Magazine article The New Yorker


Magazine article The New Yorker


Article excerpt

An hour or so after Air America began broadcasting last week, Chuck D, the front man for the rap group Public Enemy, arrived at its studios, on Park Avenue South. He was wearing a black nylon tracksuit, a black T-shirt, a black headband, and black suede sneakers, and he carried a black bag. He was running late, but he pointed out that, since he generally prefers to work from 2 to 5 a.m., the hour--1 p.m.--was actually quite early. In the studios, he ran into Michael Moore, the filmmaker, who had on a red baseball cap.

"You excited?" Moore asked.

Chuck D shrugged. "As excited as I can get," he said.

Depending on how you look at it, Air America is either a loftily conceived defense of liberal discourse or a signal of its final collapse. The network--or, really, network-let--is currently leasing time on AM stations in six cities, including New York and Los Angeles, and is being marketed, quite explicitly, as a left-wing rip-off of Rush Limbaugh. ("All the caffeine and none of the Oxycontin," one of its ads declares.) Its launch, last Wednesday, was presented as a major media event, mostly owing to the participation of Al Franken, whose three-hour daily program, in homage to Fox's Bill O'Reilly, is called "The O'Franken Factor."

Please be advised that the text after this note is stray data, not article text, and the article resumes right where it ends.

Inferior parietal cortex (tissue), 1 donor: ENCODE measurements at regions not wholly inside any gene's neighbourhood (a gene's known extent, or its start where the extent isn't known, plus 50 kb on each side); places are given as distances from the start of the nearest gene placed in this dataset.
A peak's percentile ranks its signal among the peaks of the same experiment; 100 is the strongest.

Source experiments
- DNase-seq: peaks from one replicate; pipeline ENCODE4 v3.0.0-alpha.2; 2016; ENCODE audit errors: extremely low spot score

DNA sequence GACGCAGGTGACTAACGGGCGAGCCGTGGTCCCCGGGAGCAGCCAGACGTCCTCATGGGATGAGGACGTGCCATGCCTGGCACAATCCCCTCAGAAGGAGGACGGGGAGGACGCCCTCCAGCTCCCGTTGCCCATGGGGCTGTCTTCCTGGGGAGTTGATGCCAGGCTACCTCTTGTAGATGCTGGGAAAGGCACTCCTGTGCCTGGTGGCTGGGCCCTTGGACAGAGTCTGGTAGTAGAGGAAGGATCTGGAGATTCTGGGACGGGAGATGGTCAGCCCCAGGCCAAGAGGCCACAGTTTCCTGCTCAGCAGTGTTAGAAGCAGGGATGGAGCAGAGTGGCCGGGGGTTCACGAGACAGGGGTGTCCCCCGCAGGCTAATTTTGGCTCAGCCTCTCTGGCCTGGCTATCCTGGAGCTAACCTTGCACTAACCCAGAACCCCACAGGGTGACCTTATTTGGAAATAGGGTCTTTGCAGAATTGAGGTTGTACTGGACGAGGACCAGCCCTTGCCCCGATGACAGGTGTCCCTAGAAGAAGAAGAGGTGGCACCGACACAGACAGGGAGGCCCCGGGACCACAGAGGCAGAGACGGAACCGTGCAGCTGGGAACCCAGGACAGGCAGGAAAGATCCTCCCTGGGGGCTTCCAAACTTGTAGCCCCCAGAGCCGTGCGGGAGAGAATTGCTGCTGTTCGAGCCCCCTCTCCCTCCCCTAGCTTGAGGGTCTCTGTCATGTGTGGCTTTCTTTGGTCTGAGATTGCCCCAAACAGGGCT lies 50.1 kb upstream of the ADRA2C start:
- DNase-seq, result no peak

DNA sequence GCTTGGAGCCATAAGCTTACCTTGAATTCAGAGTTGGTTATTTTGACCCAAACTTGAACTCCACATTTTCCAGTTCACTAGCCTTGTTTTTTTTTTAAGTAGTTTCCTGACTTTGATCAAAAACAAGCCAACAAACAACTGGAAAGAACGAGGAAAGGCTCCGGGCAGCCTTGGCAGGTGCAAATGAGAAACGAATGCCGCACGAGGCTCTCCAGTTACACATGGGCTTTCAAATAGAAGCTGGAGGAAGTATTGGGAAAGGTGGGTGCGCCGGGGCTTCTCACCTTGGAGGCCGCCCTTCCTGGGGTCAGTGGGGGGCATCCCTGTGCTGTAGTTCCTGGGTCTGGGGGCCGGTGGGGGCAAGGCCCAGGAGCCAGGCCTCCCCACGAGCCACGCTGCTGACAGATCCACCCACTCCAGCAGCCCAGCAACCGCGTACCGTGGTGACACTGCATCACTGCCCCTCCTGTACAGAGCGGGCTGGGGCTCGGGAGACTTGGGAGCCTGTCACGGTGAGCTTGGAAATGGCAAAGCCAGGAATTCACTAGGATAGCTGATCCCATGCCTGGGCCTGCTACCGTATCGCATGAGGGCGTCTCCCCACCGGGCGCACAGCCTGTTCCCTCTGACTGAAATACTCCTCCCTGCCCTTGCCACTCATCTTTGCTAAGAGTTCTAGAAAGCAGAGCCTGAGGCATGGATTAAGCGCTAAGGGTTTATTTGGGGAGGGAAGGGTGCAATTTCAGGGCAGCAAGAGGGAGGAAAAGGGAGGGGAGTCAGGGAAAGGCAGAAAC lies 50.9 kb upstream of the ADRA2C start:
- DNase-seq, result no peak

But if the goal of Air America is truly to match conservative radio's hostility and bluster, Chuck D's show, called "Unfiltered," may come closer to the mark. "The right-wing cats got balls," Chuck D said, shortly after arriving and settling into one of the studios' few available chairs, which was sitting in an empty hallway. "Bill O'Reilly is going to say what he believes. And often people to the left, they don't really speak on what they believe. If the wind blows left, they go left; if the wind blows right, they go right." Chuck D rejects the label "liberal," preferring that he be called "radical," but, he said, "when I come on the radio I might be looked upon as being conservative, because there's really a lot of bullshit that needs to be called out."

Public Enemy was formed in 1982, and released its first album, "Yo! Bum Rush the Show," five years later. If it is no longer the most popular rap group recording, it is almost certainly the most venerable, and Chuck D, ne Carlton Douglas Ridenhour, is widely regarded as one of the most influential figures in the history of hip-hop. …

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